- All this boils down to not having a trading system that blends both technical trading rules with money management rules, named a trading plan. This is not the work of a single day, or week, or even year.
- Let’s say that you spend the time to create a trading system that blends technical rules and money management rules. Can you count on it to deliver the same gain-loss ratio over a long period of time? No. Markets change. You will need to adapt your trading system to changing conditions.
- Let’s say you have a system, and you are able to keep adapting it. Do you have the self-discipline to execute it to the letter? Sloppy execution will ruin even the best system. Fail to take a trade or two on a hunch or take an extra trade or two on an impulse, and you are no longer trading your system.
- So why not buy somebody else’s expert trading system? After all, let’s say the track record shows a gain/loss ratio of 3 to 1. The answer is that the expert may have made 90% of the gain on a handful of trades over the course of a year, and 90% of the trades were losers. Ask yourself if you would be able to keep trading when 9 of 10 trades are losers. Or perhaps this particular system requires making a dozen in-and-out trades every day — but you have a day job.
Appreciation of risk is more than P&L arithmetic — it affects your emotions and sense of self-worth, too. Take too much risk, and you burn out. Take too little, and you fumble along, never making any serious money. The problem is that “too much risk” is a personal thing, and no other person on the planet has your exact risk appetite.
Perspective: You may think you do not have something called a “portfolio,” but you probably do. You must have some savings in a savings account, an IRA, or a company 401k plan, even if you do not have a taxable brokerage account. If your only savings consist of equity in your house, you have capital, but it is not liquid. You would not be able to sell your house in 3-5 days in order to pay a debt to a broker. Do not even consider speculating in Forex if you have no liquid capital at all.
A focus on high-leverage Forex can also put your overall portfolio management out of whack. Say you have $250,000 in long-term savings, and all of it is invested in a money market fund, a mutual fund or two, and equities (with no leverage). Now ,you add a Forex account, and you fund it with a relatively modest $10,000, but you leverage it 50 times for a total exposure of $500,000. Your total market exposure is $750,000, and two-thirds of it is leveraged. This is disproportionate. If you lose 50% on your Forex account, that is $250,000 or all of your savings. As noted above, you would need to make 100% on the remaining amount in your Forex account to get back to your starting point, and that is unlikely. By adding Forex to your portfolio, you have ruined the entire portfolio.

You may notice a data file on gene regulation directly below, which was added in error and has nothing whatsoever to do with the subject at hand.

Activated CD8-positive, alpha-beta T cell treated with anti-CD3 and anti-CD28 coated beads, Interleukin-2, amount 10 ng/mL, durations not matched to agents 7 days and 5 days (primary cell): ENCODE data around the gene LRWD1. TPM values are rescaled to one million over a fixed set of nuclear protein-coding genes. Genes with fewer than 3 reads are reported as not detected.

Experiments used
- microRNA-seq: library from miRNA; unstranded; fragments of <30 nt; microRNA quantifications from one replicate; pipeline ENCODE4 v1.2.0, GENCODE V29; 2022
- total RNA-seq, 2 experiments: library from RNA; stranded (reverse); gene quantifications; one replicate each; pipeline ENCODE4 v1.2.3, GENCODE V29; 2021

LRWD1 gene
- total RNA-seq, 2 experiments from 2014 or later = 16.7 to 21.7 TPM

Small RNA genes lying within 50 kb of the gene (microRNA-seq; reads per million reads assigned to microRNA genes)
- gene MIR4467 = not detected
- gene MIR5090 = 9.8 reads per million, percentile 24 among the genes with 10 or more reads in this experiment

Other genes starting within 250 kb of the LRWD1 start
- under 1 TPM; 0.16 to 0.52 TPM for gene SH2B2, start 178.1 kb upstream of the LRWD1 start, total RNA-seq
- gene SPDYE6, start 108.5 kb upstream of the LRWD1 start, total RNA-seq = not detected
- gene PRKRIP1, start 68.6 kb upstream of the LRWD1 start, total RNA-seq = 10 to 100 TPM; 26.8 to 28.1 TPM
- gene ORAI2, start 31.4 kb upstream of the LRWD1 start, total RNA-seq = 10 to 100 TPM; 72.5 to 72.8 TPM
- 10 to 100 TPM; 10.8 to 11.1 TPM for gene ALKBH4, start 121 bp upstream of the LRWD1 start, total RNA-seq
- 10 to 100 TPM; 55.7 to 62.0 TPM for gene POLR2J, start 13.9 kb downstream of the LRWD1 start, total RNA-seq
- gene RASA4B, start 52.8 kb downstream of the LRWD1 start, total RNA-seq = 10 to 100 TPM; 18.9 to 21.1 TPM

The solution is to add a percentage of your total portfolio to the speculative account, not a multiple, say 10%. In other words, if you have $250,000 in your portfolio today, the face amount you will risk in Forex is 10% or $25,000. If you want to allocate $10,000 to Forex trading, that will put your leverage at a far saner and more reasonable 2.5 times.
A little voice will nag at you every time you make a gain. Let’s say you gained 20 points on a single lot, or about $200. Your rate of return is $200/$10,000 = 2%. This is better than you can get in a savings account, but if you had used all the leverage available to you in Forex, you would have had 10 lots and made $2,000. Now, the rate of return is 20%, and that kind of wonderful gain is why you got into active speculative trading in the first place. You will be tempted to listen to the little voice.
Listen instead to the big voice of optimum portfolio management — do not speculate with more than 10% of your investment capital.